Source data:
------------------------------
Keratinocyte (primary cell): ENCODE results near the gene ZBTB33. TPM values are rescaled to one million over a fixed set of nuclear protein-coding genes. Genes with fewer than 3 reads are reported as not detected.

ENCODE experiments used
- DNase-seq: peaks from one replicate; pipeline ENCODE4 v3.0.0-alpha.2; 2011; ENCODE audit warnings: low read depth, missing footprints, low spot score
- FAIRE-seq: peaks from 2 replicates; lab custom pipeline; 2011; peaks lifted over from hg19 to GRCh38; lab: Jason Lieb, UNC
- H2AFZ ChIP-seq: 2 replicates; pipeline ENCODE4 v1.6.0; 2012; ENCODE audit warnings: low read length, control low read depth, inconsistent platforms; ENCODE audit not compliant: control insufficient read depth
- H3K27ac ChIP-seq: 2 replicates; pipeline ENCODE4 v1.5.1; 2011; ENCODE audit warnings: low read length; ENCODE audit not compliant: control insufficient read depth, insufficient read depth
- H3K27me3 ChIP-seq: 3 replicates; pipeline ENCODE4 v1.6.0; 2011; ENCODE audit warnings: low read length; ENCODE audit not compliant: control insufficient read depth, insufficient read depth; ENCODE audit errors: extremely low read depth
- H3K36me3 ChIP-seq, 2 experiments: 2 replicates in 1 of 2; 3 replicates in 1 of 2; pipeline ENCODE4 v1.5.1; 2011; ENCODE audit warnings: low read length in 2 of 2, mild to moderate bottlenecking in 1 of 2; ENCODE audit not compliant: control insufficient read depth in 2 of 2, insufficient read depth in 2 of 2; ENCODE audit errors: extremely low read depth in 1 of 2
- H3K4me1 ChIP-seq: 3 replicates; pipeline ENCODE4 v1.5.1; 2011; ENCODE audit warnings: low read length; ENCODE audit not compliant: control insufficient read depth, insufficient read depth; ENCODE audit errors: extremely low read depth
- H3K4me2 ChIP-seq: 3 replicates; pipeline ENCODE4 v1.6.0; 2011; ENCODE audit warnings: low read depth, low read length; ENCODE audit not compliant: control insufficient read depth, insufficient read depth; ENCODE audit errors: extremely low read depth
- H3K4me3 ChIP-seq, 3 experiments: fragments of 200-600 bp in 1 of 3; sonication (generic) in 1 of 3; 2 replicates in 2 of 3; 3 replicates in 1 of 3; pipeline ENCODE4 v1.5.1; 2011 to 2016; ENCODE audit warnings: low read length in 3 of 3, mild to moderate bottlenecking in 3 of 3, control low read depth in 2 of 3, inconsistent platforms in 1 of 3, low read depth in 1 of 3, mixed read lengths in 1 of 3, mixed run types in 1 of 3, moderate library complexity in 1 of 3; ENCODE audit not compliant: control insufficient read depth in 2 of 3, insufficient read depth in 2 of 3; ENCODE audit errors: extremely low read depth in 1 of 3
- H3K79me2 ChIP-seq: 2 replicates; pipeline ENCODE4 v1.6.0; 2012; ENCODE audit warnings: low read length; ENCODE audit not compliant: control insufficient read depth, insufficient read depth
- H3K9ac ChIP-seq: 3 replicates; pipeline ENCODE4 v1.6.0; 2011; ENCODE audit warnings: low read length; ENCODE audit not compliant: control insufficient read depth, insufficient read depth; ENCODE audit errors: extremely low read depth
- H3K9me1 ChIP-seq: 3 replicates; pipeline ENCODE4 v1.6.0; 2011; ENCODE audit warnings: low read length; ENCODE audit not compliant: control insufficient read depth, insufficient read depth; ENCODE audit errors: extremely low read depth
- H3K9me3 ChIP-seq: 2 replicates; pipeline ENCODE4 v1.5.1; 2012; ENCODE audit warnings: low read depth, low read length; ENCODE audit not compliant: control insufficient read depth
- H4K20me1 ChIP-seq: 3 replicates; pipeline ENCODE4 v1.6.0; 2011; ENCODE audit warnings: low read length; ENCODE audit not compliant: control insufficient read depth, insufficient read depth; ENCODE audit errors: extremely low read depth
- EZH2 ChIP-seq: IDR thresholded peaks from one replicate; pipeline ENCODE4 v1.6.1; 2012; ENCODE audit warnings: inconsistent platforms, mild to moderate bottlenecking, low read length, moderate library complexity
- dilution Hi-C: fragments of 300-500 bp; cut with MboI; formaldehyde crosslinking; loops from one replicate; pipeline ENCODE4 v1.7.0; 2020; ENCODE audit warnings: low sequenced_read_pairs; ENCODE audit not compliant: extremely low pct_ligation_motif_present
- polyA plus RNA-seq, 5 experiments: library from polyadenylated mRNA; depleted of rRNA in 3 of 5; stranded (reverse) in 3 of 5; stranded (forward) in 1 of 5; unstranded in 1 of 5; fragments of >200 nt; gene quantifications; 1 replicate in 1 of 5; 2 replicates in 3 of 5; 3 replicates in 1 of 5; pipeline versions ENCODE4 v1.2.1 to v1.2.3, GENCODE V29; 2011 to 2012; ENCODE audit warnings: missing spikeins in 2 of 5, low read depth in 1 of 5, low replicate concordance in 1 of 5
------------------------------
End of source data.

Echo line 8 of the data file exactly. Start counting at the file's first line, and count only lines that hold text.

- H3K36me3 ChIP-seq, 2 experiments: 2 replicates in 1 of 2; 3 replicates in 1 of 2; pipeline ENCODE4 v1.5.1; 2011; ENCODE audit warnings: low read length in 2 of 2, mild to moderate bottlenecking in 1 of 2; ENCODE audit not compliant: control insufficient read depth in 2 of 2, insufficient read depth in 2 of 2; ENCODE audit errors: extremely low read depth in 1 of 2